In this age where attention is short and resources are numerous, multitasking begins to turn into a skill that only a few can handle. But for artist Carina Santos, a few more slashes in her name won't really matter.
24 years young and from the Philippines, Carina Santos is a designer, writer, photographer, and a self-proclaimed fan of dumplings. Her work, distinct and pretty much all over the internet, is very hard to miss. Web designs, collages, and some writing here and there, Carina juggles several in her hands yet it’s nice to know that she keeps intact with her passion for film photography.
It took us quite a while to snag some time with this lady but we’re glad that we’re on it now. Know more about Carina and her art plus take a look at her lovely film photographs in our interview below!
Name: Carina Santos
Location: Manila, Philippines
Film cameras she owns: Nikon FM-2, Nikon FE, Nikon F50, Lomo LC-A+, Lomo Bel-Air, Lomo Oktomat, Lomo Supersampler, Lomo Sprocket Rocket, Lomo Diana Baby, Olympus Pen EE, Yashica Electro 35CC
Tell us about yourself. What do you do for a living? What are your interests?
I’m a visual artist and I usually do web and print design, but I’ve also had a few art exhibits over the last three or so years. Sometimes, I write, too. I have a lot of interests, but mostly I just like making things and reading books. I’m also into dumplings.
How did you start and how long have you been doing film photography?
I received a Crayola 110 camera for Christmas when I was very young and didn’t understand that you can’t expose the backside of a film camera to people if you want your shots to show up.
My first shots were from a periwinkle blue Pentax point-and-shoot that my dad gave me. I joined a Photography club my junior year of high school which introduced me to SLR photography, then the rest is history.
We’ve heard that you were once a graphic designer for Lomography — how was it?
It was a cool experience since I hadn’t really done a lot of designs for e-mail campaigns prior to that. I really had to learn how to get a certain message or mood across. It was really awesome, too, because I became more exposed to the Lomography Community online. Before that, I just shared my photos on my LiveJournal and various blogs.
We see that you also do digital photography. Any thoughts on it especially when they say that ‘film photography is dying’?
I don’t necessarily think that it’s dying. Maybe people are losing interest in it because it takes so much patience sometimes. Technically, you can replicate a certain look with a filter or some color corrections, but ultimately, I believe that film photography has an inimitable quality of intimacy, spontaneity, and candidness that, sometimes, digital photography can’t really capture in the same way.
I love and use both, for different reasons.
Any memorable experiences you’ve had on the course of doing film photography? Kindly share them to us.
It’s always a real treat when your photos come back to you beautifully. I remember talking to Shine who explained the focal system of the LC-A+ so I’ve been better at estimating focus and that was momentous for me.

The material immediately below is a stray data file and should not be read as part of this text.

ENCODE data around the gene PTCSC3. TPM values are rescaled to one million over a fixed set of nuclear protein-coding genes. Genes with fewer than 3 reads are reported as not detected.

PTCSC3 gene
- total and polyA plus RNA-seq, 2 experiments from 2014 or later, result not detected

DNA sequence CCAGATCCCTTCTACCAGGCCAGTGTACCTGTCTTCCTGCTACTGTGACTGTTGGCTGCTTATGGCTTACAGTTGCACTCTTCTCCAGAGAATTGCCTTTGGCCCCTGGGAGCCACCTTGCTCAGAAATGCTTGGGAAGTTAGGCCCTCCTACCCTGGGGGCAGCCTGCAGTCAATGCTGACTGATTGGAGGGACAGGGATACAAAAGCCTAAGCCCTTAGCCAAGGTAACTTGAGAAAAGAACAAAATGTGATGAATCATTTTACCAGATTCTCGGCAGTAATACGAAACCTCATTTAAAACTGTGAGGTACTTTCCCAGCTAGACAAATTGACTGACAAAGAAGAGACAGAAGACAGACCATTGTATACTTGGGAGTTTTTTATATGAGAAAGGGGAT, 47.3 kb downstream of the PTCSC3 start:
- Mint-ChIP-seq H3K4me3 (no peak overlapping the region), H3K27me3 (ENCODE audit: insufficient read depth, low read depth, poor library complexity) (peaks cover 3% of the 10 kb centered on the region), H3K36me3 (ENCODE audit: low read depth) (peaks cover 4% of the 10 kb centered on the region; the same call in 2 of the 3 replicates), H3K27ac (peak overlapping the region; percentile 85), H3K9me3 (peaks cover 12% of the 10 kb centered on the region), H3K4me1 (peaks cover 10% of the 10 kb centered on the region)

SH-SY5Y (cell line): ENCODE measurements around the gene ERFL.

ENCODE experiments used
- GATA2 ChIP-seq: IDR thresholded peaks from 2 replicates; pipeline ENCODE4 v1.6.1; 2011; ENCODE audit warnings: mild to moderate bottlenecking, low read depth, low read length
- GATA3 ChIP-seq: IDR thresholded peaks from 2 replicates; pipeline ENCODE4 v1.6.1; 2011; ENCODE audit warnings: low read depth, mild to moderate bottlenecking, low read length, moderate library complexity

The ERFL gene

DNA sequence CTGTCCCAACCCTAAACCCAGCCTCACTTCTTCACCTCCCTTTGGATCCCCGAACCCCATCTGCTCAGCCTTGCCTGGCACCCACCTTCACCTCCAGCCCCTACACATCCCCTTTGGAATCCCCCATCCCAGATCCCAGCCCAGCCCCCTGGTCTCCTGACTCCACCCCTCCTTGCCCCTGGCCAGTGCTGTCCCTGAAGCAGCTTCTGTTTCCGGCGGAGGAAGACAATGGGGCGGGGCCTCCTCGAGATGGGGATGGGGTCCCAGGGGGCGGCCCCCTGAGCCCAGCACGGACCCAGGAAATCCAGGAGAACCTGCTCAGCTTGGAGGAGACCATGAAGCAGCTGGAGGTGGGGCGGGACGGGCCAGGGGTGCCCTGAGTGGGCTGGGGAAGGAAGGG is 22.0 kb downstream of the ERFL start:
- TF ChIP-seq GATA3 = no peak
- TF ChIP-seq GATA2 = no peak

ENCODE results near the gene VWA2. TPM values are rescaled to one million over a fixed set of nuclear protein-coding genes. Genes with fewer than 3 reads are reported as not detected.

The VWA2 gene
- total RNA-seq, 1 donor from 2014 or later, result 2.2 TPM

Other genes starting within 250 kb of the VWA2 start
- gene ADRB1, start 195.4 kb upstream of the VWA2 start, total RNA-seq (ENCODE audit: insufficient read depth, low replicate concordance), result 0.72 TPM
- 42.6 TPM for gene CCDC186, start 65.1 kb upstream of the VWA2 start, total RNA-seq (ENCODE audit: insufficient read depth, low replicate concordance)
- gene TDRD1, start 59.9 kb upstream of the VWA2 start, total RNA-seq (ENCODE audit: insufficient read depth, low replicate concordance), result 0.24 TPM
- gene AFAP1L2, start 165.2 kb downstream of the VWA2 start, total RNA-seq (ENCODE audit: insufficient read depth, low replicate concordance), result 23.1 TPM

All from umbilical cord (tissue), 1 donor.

I’ve had a lot of film experiments that didn’t turn out so well, which is always sad. I remember documenting a soccer game in high school (for my own purposes) where I would run along the sidelines to catch the players in action. I had a wide lens, so it didn’t really matter, but I had also forgotten to change the settings, so all my photos turned out to be a mucky green.
Who are your inspirations when it comes to art and photography? Your favorites?
My favorite artists include Jean-Michel Basquiat, Robert Rauschenberg, Jenny Saville, John Baldessari; the list goes on. Locally, I love the work of Roberto Chabet, Nilo Ilarde, Nona Garcia, Mariano Ching, Yasmin Sison, Geraldine Javier, Bernardo Pacquing, Juan Alcazaren, and of course, my parents’ (Soler and Mona Santos) work. There’s really too much to mention, as I admire a lot of local artists’ work.
For photography, I’m not really that familiar with a lot of professional photographers, but my favorite is Lee Friedlander. The work of my friend, Tim Serrano, really resonates with me as well. A lot of my favorite shots are from Lomographers, too.
We see that you currently handle two (or maybe more!) blogs. Kindly tell us something about it.
I have a handful of online accounts; it’s kind of embarrassing. My main one is a personal blog where I post photographs of art and music shows, and some from my travels. Personally, I find blogging really cathartic. There isn’t really an aim to get more views or anything. I just really like telling stories in that medium, though it always feels really good when strangers connect with you through a shared passion or interest.
Currently, I am working on reviving Recovery, which is a project that my friend and I started. We post reviews of Philippine Literature, and we ask visual artists to “recover” their book covers, as often they are uninspiring. It’s sort of looking at something in a new way or perspective, both visually and as a reader.
The Manila Review is a publication that my friends started. I’ve been designing both print and web for it, and that’s an independent project that I’m invested in as well.
What should we look forward to from you? New projects? Another exhibit, maybe?
I’m currently working on some client work, but as for passion projects, I’m trying to set up an online shop with my sister. My next exhibit is in February, and I’m keen on incorporating more of my photographs in my pieces.
Your song of the now?
I’m deep into a Ryan Adams mood right now and I’ve had “Oh My God, Whatever, Etc.” on repeat!
Any tips on film photography?
Don’t think too much about it; just take the shot.